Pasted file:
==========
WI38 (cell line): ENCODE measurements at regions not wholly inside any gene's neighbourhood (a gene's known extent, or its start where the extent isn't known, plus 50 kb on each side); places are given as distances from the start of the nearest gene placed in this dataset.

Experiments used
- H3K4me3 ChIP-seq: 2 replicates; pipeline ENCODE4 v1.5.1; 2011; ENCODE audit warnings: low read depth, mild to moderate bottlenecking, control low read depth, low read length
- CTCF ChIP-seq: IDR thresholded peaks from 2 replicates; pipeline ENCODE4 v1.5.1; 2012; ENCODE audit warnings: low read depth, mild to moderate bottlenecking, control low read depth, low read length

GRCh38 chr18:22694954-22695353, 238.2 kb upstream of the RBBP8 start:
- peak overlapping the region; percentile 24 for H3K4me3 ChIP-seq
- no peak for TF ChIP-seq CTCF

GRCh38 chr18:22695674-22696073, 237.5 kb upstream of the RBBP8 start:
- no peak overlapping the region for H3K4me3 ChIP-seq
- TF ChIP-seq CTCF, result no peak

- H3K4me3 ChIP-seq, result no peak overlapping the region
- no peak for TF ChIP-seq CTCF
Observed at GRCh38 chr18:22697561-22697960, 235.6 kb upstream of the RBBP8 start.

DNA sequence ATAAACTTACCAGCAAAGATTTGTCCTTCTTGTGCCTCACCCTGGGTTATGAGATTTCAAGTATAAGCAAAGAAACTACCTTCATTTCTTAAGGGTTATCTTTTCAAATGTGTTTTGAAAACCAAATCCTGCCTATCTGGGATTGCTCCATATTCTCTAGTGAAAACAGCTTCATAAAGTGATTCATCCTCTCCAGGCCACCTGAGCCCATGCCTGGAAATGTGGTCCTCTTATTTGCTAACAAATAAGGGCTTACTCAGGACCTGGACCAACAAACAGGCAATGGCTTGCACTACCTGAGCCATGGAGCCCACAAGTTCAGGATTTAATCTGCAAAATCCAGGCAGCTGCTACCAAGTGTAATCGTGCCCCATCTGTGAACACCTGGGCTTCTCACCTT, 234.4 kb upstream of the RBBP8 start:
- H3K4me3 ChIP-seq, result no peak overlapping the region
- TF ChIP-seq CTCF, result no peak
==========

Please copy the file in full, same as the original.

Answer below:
WI38 (cell line): ENCODE measurements at regions not wholly inside any gene's neighbourhood (a gene's known extent, or its start where the extent isn't known, plus 50 kb on each side); places are given as distances from the start of the nearest gene placed in this dataset.

Experiments used
- H3K4me3 ChIP-seq: 2 replicates; pipeline ENCODE4 v1.5.1; 2011; ENCODE audit warnings: low read depth, mild to moderate bottlenecking, control low read depth, low read length
- CTCF ChIP-seq: IDR thresholded peaks from 2 replicates; pipeline ENCODE4 v1.5.1; 2012; ENCODE audit warnings: low read depth, mild to moderate bottlenecking, control low read depth, low read length

GRCh38 chr18:22694954-22695353, 238.2 kb upstream of the RBBP8 start:
- peak overlapping the region; percentile 24 for H3K4me3 ChIP-seq
- no peak for TF ChIP-seq CTCF

GRCh38 chr18:22695674-22696073, 237.5 kb upstream of the RBBP8 start:
- no peak overlapping the region for H3K4me3 ChIP-seq
- TF ChIP-seq CTCF, result no peak

- H3K4me3 ChIP-seq, result no peak overlapping the region
- no peak for TF ChIP-seq CTCF
Observed at GRCh38 chr18:22697561-22697960, 235.6 kb upstream of the RBBP8 start.

DNA sequence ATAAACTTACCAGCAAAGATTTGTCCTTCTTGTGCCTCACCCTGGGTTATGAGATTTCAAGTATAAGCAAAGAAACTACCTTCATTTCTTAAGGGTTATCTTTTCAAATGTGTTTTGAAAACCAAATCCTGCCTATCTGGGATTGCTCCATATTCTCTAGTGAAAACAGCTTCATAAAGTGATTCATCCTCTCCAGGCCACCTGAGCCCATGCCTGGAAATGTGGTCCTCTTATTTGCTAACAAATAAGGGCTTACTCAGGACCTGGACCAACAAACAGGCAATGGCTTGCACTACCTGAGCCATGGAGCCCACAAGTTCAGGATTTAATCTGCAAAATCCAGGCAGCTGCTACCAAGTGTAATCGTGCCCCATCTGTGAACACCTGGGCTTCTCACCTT, 234.4 kb upstream of the RBBP8 start:
- H3K4me3 ChIP-seq, result no peak overlapping the region
- TF ChIP-seq CTCF, result no peak